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    « None of us are going to finish Eden of the East for AT LEAST ANOTHER YEAR | Main | Shin Mazinger Episode 11: Kouji Kabuto GETS SO HYPE HE CRIES »

    June 20, 2009

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    I'm clearly crazy, I'd rather the studios invest in original productions, with interesting characters doing something unexpected and thrilling then do more 'we really like this so we're not using anything we liked except the name' movies, be they comic book, vidgame, anime or just plain remakes of existing films.

    I know, I know, fat chance.

    The problem with American live-action anime movies isn't necessarily the Americanization OR the live-action components. It's not at all hard to imagine scenarios where talented writers, directors, actors, and production teams can be paired with strong anime properties to produce unique but respectful takes on the source material.

    No, the problem with live-action anime movies is the same problem that afflicts all major movie industries -- that being the silly political and commercial games that are played to determine who commands how much money to make what kind of movie. Meddling studio executives, corporate sponsorship, backfiring power plays by ambitious producers, celebrity egos clashing like yak craniums on the Russian steppes, that kind of thing. In this respect Hollywood is little different from the movie industry of Glorious Nippon -- in fact, Hollywood may even be better off, with a much higher representation of real talent relative to Japan's ocean of J-drama tripe and terrible C-grade action flicks. But of course, when you try to make a movie based on a Japanese property, you're faced not only with the standard song-and-dance of defying a highly commercialized medium to produce a transcendent (or at least noteworthy) film, but also with the problem of figurative and literal translation. Even if you have a saavy director or cast that gets the cultural/linguistic idiosyncracies at work in the source material, you have the added burden of explaining those quirks to the people bankrolling your movie, who may well demand questionable changes to better appeal to real or imagined domestic audience pettiness.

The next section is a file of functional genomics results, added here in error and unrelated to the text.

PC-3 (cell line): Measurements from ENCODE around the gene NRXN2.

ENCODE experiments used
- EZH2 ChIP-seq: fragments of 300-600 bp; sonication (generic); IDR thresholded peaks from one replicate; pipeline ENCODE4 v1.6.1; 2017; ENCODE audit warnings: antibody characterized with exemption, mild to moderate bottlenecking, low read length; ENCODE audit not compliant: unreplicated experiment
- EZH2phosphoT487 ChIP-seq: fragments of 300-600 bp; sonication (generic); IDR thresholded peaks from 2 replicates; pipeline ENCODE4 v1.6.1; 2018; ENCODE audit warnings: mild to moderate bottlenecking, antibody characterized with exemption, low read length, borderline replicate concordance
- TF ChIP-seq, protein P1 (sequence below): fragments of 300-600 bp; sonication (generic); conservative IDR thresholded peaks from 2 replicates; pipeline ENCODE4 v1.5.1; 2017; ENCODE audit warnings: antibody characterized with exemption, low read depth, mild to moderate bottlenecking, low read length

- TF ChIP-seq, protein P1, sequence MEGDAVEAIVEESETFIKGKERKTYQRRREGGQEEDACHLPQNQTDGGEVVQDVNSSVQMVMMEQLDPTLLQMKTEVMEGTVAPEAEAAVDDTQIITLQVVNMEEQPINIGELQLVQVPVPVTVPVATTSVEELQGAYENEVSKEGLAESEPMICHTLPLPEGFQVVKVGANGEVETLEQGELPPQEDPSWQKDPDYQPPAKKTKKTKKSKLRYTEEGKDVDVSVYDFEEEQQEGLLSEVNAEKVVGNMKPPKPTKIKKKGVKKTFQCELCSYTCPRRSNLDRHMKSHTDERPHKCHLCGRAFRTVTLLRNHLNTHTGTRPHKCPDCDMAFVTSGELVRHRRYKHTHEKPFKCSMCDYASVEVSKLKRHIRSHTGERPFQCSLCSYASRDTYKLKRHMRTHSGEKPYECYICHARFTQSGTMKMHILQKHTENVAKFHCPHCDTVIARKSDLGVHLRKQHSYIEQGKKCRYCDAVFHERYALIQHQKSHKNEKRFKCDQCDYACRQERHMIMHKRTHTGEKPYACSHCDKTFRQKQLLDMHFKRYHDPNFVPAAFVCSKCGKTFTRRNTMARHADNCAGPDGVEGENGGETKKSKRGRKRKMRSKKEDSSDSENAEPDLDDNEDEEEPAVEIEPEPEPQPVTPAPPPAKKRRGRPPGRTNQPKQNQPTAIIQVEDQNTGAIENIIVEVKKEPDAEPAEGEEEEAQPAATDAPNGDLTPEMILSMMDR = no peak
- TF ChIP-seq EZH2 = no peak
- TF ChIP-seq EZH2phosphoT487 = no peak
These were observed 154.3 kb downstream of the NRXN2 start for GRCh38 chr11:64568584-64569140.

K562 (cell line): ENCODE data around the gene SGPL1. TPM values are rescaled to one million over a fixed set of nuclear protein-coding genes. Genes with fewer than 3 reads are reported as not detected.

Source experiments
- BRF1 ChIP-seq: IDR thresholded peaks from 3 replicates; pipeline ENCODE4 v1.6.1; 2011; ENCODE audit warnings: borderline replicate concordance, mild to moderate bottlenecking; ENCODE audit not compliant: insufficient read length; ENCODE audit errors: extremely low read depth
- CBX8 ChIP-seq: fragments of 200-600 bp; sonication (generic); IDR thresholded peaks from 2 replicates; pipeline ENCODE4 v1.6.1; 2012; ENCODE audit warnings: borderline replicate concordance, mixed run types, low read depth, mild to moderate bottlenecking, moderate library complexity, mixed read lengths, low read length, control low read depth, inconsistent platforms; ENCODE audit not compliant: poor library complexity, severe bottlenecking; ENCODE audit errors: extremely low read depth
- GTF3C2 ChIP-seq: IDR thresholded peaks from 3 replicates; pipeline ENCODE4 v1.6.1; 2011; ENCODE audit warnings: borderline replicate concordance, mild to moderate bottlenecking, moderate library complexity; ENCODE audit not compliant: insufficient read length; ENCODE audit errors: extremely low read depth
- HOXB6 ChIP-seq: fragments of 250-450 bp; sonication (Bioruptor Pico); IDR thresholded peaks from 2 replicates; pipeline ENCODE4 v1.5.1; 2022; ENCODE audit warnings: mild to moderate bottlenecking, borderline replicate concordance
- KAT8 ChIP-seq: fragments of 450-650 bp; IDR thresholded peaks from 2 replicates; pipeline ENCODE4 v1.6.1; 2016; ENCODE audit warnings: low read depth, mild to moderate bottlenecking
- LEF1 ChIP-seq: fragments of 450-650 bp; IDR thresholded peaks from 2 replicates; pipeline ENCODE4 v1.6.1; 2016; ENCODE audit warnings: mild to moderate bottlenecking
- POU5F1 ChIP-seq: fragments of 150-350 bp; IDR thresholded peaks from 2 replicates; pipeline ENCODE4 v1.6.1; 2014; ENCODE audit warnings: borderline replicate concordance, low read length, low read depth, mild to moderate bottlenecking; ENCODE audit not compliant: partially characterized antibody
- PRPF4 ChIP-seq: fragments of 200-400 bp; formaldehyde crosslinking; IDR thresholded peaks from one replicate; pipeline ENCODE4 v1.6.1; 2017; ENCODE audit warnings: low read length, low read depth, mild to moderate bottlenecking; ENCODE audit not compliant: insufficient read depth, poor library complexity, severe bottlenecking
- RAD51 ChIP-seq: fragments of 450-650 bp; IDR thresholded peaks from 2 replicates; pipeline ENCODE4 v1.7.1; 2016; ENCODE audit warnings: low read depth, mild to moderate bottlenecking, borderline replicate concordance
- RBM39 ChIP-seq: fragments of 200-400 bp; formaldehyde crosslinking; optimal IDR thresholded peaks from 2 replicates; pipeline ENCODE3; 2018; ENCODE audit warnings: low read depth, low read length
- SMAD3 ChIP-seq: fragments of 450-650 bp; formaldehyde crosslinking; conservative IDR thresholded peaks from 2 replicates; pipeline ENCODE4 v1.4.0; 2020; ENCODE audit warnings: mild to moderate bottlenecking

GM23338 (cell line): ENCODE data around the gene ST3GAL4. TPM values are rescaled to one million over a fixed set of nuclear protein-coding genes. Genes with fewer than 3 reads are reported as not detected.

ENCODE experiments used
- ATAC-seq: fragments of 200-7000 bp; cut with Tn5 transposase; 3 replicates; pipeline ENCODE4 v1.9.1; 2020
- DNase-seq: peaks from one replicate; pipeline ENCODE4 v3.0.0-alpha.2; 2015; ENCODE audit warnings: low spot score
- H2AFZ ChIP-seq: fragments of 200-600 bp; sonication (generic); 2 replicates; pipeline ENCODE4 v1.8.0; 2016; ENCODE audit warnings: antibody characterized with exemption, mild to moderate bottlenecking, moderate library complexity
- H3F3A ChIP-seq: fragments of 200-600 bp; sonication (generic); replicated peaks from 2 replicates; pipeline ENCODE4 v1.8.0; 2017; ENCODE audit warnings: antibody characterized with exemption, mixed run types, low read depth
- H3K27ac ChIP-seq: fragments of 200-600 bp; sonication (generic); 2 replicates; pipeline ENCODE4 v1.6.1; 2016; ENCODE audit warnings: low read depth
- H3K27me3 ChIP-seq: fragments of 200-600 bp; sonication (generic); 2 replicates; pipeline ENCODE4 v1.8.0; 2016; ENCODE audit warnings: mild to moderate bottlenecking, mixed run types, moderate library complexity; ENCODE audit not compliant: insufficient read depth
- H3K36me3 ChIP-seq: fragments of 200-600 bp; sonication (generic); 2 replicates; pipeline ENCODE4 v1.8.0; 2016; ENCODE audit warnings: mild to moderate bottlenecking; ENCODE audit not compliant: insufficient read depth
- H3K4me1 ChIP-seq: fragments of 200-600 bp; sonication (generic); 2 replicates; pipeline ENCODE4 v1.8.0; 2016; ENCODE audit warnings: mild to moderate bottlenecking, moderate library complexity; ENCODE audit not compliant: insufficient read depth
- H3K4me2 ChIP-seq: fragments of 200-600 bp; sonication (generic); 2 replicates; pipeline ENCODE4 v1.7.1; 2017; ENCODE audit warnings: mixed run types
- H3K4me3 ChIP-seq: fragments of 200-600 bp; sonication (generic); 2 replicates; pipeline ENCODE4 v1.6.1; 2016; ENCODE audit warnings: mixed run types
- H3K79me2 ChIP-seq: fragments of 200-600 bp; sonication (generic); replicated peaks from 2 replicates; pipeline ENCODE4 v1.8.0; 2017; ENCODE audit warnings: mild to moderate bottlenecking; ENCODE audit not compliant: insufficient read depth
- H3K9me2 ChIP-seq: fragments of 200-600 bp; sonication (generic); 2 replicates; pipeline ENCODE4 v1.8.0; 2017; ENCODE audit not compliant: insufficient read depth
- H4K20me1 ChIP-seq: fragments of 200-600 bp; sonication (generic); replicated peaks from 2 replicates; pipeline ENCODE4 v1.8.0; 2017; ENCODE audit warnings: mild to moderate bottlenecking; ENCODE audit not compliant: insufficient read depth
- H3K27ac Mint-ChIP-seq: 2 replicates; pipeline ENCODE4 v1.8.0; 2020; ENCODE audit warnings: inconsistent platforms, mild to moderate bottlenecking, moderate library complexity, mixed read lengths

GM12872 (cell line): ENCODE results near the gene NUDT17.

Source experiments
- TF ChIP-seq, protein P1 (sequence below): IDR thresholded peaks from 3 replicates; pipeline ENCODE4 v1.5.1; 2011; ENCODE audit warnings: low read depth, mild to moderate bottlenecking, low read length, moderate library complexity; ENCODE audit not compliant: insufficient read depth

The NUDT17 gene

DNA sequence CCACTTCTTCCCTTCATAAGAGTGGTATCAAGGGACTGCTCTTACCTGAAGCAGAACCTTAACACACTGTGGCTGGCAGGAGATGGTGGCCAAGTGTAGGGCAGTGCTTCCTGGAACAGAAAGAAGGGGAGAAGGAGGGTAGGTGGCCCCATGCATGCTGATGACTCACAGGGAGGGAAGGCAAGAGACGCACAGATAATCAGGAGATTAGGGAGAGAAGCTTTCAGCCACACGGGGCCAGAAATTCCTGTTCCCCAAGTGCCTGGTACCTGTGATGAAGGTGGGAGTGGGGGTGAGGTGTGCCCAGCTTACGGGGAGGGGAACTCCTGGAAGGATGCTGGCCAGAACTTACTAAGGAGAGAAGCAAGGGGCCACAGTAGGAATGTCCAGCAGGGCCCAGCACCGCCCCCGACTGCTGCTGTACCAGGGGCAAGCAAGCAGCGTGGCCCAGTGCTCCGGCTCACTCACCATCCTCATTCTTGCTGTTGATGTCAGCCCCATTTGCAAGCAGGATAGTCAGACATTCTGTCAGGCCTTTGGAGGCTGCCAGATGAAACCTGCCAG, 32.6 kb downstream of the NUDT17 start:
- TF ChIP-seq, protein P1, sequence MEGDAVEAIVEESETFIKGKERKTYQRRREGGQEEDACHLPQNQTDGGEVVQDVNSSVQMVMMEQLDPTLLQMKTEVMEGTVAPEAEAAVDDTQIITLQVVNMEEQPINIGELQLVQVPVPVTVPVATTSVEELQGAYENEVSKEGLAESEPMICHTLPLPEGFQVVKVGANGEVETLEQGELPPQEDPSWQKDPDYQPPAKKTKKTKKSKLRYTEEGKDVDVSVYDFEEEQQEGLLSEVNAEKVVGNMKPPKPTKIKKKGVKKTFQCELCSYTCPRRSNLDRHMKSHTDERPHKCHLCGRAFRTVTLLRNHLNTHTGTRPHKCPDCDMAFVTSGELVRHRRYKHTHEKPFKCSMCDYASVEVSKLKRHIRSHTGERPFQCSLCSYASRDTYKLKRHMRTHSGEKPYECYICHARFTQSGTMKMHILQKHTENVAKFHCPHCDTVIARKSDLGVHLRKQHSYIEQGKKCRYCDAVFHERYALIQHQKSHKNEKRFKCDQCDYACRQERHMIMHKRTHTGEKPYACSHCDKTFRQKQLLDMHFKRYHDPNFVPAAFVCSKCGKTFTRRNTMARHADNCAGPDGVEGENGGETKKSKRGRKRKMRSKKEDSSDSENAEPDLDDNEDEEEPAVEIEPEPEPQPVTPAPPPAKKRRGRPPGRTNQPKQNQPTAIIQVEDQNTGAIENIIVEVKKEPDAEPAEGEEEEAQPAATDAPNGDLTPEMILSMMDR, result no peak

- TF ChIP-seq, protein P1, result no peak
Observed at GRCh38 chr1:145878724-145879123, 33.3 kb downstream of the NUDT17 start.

This, too, is a real shame, because I think when anime's really creatively explored (mostly in films, obviously), it comes up with some real gems. (mostly via directors like Otomo, Kon, and particularly Oshii) I would love to see how talented Western directors would approach a story like Urusei Yatsura 2: Beautiful Dreamer (silly high-school farce meets musing-on-reality-and-temporality a la Groundhog Day), but due to the very infrastructure of the Hollywood film industry, there's almost no chance of ever seeing such a film.

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